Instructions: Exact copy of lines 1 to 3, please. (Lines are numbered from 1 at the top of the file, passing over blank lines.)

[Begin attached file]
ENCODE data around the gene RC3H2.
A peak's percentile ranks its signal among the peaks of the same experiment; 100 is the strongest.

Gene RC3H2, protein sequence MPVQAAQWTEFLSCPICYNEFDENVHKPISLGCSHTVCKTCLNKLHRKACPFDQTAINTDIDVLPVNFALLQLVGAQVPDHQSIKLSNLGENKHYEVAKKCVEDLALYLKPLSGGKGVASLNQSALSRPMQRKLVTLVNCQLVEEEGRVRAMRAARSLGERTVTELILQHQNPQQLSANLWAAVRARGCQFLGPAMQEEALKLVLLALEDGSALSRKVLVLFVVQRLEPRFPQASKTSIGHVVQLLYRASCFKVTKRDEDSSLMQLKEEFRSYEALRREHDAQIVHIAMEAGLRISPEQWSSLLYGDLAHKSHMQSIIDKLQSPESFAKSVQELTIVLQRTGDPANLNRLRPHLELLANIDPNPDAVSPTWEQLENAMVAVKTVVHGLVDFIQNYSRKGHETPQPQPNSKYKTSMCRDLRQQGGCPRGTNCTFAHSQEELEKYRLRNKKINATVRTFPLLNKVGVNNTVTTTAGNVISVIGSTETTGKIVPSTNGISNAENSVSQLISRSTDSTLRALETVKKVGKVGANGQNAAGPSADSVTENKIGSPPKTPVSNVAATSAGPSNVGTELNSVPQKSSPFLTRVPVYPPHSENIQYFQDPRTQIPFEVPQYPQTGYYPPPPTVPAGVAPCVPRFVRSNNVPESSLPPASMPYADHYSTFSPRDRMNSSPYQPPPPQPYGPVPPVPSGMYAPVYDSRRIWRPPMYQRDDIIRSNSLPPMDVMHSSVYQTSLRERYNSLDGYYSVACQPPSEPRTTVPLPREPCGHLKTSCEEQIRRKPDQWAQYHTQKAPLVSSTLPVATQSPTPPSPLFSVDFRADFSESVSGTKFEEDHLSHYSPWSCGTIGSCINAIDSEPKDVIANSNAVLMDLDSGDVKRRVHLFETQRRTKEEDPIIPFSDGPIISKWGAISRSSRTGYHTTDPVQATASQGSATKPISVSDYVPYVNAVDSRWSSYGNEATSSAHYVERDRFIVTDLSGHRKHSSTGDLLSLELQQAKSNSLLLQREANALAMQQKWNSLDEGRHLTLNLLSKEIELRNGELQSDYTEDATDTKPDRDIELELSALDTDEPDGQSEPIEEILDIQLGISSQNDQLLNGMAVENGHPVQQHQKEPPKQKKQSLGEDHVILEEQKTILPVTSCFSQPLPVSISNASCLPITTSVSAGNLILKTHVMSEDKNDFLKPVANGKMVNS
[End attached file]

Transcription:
ENCODE data around the gene RC3H2.
A peak's percentile ranks its signal among the peaks of the same experiment; 100 is the strongest.

Gene RC3H2, protein sequence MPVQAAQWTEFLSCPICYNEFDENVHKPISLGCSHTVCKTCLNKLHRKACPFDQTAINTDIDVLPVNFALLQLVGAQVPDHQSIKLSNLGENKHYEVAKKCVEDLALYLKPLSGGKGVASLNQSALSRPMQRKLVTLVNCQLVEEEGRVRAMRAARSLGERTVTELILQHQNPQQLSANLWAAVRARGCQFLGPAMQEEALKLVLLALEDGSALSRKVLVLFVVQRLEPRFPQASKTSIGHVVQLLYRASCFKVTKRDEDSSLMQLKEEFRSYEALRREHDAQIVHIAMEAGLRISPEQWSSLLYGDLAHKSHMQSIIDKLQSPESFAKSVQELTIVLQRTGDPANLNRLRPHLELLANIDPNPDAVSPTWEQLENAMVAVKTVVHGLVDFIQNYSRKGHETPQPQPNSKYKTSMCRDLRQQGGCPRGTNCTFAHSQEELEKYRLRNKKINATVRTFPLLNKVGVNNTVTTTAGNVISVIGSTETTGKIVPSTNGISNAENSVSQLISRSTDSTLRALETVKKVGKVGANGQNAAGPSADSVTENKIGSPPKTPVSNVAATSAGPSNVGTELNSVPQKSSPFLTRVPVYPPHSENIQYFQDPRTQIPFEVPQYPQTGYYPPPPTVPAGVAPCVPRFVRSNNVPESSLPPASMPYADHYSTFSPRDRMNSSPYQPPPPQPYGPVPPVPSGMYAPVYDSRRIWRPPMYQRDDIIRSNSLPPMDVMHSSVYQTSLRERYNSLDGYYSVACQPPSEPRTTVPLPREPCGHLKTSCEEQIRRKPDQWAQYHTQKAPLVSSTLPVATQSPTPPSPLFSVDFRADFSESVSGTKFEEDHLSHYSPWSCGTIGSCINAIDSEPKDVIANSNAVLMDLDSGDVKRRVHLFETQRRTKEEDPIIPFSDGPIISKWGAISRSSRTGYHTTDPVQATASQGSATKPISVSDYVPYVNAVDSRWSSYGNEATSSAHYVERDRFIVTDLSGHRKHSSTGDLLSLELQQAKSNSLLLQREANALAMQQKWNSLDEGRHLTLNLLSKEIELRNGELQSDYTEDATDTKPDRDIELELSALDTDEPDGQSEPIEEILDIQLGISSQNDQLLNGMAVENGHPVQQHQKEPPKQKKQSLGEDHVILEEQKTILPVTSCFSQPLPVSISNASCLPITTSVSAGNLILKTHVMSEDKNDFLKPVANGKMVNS